'Sound Play' class helps young children in Port Pirie

HAVING FUN: Sophia Beaumont, 3, second from left, and Lucas Middleton, 3, enjoyed some learning moments with mothers Amy Beaumont, left, and Sarah Middleton.

HAVING FUN: Sophia Beaumont, 3, second from left, and Lucas Middleton, 3, enjoyed some learning moments with mothers Amy Beaumont, left, and Sarah Middleton.

At the age of just two and three years old, some students-of-the-future are already entering the classroom.

SKILLS: Keesha Sherry, 3, left, and her sister Kaleesha, 4, develop their skills in the nurturing environment of the Sound Play sessions at Mid North Christian College.

SKILLS: Keesha Sherry, 3, left, and her sister Kaleesha, 4, develop their skills in the nurturing environment of the Sound Play sessions at Mid North Christian College.

Mid North Christian College earlier this year launched its Sound Play sessions designed to help with motor skills, letter recognition, balance and puzzle-solving.

The classes have been a resounding success with up to a dozen children taking part.

Sarah Middleton has taken her son, Lucas, 3, to the sessions.

“He never had any interest in letter sounds before, but now he can recognise five letters,” she said.

“He has become more interested in drawing and writing.”

Amy Beaumont said her daughter, Sophia, 3, was talking a lot more as a result of attending the college.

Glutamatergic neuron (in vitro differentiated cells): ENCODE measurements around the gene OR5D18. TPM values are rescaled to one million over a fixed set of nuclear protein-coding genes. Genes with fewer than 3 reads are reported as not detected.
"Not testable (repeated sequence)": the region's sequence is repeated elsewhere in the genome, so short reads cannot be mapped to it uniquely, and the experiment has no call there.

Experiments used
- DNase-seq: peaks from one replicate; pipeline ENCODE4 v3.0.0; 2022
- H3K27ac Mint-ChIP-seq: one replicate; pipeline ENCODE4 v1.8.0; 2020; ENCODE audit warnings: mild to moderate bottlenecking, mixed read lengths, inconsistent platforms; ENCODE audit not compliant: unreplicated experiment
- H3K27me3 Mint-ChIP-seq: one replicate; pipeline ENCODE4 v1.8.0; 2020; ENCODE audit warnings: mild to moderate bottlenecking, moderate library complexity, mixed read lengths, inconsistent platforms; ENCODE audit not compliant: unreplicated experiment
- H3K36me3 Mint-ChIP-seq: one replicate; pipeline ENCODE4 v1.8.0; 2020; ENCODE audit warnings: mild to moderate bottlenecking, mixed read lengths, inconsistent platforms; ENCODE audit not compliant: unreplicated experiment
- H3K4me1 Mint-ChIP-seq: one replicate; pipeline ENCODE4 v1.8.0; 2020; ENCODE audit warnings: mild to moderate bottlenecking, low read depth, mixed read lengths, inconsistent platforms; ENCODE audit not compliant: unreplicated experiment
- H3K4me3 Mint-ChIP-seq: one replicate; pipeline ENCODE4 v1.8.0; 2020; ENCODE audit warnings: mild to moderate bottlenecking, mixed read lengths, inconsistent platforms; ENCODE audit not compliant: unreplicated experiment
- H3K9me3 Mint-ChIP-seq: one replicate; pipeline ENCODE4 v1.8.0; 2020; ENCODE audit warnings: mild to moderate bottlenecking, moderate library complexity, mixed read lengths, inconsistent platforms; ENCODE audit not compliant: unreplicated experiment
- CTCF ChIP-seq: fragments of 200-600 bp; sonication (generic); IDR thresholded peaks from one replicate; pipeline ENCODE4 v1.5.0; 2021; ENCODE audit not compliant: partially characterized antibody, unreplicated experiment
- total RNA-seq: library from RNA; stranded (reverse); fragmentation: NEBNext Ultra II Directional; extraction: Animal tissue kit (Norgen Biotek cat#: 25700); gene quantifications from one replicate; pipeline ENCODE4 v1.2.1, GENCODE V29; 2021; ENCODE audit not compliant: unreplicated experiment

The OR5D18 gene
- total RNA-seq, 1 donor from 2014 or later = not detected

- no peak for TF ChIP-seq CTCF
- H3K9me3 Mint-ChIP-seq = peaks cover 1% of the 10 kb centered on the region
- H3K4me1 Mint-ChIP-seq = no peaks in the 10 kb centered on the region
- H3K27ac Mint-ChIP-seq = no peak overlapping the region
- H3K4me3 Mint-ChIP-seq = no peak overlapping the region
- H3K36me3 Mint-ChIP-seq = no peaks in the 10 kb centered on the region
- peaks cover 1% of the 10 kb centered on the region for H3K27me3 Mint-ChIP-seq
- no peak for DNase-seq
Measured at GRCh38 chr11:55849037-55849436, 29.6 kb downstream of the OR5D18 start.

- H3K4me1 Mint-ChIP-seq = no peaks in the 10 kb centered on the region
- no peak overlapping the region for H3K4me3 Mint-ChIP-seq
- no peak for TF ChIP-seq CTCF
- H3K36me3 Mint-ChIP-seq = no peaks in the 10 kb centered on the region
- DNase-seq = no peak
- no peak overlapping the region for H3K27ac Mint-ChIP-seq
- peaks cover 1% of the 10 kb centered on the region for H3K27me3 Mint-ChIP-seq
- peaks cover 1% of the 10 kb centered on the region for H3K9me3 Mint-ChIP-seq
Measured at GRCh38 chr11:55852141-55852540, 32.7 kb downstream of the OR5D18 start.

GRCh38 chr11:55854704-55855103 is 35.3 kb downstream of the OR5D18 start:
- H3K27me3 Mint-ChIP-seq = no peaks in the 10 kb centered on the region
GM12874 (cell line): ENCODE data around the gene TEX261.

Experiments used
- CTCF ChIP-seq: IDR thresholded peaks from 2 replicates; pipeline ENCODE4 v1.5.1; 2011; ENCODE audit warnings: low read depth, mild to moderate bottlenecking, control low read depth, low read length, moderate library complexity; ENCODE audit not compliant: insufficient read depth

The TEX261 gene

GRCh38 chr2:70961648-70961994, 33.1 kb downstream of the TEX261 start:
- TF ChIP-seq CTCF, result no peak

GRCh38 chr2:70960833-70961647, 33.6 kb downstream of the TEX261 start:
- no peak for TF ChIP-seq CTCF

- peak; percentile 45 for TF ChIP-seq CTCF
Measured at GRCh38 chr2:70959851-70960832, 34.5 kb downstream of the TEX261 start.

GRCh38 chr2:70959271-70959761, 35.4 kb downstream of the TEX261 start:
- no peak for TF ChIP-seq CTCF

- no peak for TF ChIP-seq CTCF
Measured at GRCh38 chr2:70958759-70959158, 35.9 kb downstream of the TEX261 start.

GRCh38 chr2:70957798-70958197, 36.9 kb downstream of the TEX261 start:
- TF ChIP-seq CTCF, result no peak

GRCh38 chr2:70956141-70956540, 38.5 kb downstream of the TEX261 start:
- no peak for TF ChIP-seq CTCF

“She looks forward to coming each week. She enjoys the social side of it and the songs,” she said.

Crystal Power brought along her cousins Keesha Sherry, 3, and Kaleesha Sherry, 4.

“My Mum said they have a blast here. They always have fun from what I have heard,” she said.

Organiser Alison Clarke displayed a sign which said the students were “playfully preparing for school”, learning fine motor skills and enjoying active play, music and story time.

“They also learn gross motor skills through playing, balancing and throwing and progress through puzzles as well as use kinetic sand,” she said.

“Kinetic sand sticks together … you can do lots of shaping with it and it is really good for their fine motor skills.

“When we started, we noticed that one of the things that was missing with children when starting school was fine motor skills such as holding their pens.

“They didn’t have the strength in their fingers to hold the pencil correctly.”

The sessions are conducted once a week each term in what is almost a “pre-preschool” group.

It seems you are never too young to learn.

Learning is a life-long pursuit that begins in the womb and develops in babyhood.

Toddler classes at the college are another step toward education.

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